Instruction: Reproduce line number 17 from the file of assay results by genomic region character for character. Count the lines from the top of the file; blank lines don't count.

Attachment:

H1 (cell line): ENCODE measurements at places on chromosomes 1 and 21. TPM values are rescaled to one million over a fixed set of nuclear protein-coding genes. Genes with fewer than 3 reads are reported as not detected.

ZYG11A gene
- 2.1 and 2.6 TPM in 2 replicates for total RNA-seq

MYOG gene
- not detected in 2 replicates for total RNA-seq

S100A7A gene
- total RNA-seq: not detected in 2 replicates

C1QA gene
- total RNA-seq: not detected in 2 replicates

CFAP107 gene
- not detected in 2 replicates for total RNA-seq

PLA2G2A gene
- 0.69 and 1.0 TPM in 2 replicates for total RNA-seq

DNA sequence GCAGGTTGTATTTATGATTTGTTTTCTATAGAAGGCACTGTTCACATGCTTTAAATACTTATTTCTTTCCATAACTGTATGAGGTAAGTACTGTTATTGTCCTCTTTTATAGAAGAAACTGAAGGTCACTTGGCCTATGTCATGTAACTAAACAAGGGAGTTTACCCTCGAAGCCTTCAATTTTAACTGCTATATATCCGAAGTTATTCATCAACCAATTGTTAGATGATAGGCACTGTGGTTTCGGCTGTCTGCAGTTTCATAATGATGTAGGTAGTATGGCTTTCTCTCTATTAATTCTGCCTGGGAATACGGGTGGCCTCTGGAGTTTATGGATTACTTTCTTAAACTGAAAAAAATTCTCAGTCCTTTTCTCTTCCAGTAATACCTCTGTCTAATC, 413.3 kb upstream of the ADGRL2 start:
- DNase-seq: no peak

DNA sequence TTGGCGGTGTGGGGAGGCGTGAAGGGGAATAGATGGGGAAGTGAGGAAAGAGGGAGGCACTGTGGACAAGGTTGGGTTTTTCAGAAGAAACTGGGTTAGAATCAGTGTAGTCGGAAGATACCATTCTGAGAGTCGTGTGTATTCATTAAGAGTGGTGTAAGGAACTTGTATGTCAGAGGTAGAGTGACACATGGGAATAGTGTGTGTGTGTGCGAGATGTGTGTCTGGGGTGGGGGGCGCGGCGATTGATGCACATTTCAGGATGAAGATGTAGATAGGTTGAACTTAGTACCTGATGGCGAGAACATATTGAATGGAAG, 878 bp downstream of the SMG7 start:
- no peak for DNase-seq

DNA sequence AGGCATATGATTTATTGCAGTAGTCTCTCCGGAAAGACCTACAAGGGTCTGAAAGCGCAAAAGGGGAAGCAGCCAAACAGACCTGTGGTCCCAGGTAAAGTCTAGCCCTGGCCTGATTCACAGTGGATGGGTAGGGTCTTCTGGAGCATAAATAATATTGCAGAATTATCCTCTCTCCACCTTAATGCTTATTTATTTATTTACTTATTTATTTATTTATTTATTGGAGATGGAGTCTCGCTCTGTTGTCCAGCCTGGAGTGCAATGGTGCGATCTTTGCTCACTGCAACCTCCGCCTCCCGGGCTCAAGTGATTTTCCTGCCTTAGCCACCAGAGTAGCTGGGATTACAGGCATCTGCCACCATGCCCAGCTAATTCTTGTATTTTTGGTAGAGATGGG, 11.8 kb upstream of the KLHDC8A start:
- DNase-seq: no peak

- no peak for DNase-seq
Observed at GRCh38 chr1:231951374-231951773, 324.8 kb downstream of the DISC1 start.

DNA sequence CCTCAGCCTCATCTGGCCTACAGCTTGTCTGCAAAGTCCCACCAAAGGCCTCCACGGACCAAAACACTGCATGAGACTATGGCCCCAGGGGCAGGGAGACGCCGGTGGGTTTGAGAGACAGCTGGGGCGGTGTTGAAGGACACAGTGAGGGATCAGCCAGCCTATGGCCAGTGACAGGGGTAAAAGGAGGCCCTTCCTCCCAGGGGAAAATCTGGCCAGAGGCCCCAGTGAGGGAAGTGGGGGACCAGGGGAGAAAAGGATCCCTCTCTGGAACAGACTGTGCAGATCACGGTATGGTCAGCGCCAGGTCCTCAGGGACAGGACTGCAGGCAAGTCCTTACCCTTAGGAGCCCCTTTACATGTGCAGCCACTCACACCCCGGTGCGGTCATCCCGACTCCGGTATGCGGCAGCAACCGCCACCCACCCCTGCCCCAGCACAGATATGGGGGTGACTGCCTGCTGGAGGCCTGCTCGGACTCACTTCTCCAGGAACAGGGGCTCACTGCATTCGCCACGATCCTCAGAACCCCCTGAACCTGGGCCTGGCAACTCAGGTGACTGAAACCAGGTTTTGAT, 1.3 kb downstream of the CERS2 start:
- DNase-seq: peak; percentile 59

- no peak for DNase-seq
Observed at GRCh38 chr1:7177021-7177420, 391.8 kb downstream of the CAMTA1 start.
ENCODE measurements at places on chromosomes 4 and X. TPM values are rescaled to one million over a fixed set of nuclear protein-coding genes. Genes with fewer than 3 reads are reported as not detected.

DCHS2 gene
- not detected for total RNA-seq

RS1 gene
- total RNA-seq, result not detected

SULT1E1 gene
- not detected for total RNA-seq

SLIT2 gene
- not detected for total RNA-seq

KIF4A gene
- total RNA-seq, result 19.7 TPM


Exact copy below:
- no peak for DNase-seq